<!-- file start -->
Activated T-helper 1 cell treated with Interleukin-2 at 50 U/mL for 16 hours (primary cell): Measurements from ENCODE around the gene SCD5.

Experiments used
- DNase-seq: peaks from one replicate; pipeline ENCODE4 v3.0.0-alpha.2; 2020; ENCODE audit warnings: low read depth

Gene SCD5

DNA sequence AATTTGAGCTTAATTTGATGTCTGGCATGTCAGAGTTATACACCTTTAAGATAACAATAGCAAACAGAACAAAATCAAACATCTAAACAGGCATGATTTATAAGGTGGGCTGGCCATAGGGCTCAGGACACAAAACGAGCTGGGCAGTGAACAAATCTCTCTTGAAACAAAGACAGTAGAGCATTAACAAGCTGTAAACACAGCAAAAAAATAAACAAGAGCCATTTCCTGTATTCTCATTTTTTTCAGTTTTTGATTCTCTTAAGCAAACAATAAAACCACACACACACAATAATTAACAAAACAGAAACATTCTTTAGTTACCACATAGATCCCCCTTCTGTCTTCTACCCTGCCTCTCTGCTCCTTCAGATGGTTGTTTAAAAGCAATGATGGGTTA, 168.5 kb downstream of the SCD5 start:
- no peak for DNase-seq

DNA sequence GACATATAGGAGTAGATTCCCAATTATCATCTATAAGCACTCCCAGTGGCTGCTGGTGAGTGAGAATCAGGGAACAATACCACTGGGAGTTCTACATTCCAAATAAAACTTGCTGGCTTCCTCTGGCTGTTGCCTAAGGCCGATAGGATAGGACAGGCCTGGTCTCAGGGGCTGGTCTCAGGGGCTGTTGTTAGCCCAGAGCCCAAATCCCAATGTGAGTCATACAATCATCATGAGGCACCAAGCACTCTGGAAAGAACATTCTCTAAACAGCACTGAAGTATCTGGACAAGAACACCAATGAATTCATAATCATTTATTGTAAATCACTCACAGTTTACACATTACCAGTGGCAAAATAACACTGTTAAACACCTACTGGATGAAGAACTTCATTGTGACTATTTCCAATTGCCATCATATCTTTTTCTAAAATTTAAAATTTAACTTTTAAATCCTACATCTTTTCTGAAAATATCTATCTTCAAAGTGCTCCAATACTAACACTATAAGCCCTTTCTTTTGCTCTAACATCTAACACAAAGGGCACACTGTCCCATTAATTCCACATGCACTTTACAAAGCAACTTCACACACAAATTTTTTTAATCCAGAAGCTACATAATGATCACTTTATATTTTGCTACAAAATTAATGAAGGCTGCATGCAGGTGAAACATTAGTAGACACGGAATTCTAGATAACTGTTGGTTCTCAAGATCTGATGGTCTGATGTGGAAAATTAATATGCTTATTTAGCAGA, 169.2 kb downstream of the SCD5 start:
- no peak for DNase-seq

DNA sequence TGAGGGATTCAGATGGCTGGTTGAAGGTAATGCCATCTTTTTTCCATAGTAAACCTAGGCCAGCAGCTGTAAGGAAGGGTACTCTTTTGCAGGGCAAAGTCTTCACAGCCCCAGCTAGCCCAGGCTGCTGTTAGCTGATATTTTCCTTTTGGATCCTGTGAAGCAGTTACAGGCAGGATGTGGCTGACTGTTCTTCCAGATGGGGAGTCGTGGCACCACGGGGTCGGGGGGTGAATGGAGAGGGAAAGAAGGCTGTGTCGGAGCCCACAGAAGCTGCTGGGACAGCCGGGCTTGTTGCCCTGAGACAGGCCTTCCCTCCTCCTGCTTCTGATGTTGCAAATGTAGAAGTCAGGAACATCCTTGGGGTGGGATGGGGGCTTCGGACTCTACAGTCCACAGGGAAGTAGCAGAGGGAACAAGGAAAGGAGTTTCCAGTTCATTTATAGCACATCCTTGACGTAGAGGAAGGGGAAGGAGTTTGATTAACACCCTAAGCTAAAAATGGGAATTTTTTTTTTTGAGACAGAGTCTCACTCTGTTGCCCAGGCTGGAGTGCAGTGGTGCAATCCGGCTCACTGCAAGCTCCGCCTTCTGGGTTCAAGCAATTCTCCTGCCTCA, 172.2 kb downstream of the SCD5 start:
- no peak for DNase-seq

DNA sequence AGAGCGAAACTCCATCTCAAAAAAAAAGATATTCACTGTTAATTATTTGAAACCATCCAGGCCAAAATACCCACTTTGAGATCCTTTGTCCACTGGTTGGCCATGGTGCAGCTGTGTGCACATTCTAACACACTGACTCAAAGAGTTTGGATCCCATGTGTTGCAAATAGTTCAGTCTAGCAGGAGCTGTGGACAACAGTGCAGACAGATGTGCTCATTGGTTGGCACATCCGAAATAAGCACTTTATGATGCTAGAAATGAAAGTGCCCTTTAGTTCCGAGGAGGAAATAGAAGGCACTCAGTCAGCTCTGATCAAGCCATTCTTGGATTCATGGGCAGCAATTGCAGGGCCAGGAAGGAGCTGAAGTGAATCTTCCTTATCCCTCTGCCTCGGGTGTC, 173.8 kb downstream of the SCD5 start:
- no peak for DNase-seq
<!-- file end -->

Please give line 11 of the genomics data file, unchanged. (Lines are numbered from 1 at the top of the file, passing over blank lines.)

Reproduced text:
DNA sequence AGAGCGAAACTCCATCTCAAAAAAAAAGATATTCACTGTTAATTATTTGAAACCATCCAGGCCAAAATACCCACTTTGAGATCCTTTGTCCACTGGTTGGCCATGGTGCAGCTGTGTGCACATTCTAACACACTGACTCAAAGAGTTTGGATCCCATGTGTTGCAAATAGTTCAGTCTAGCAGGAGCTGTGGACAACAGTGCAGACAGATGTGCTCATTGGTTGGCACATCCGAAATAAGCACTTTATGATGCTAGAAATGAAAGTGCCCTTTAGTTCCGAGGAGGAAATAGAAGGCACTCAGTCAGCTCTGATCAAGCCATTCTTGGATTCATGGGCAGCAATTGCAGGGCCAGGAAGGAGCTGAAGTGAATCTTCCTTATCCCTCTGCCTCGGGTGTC, 173.8 kb downstream of the SCD5 start: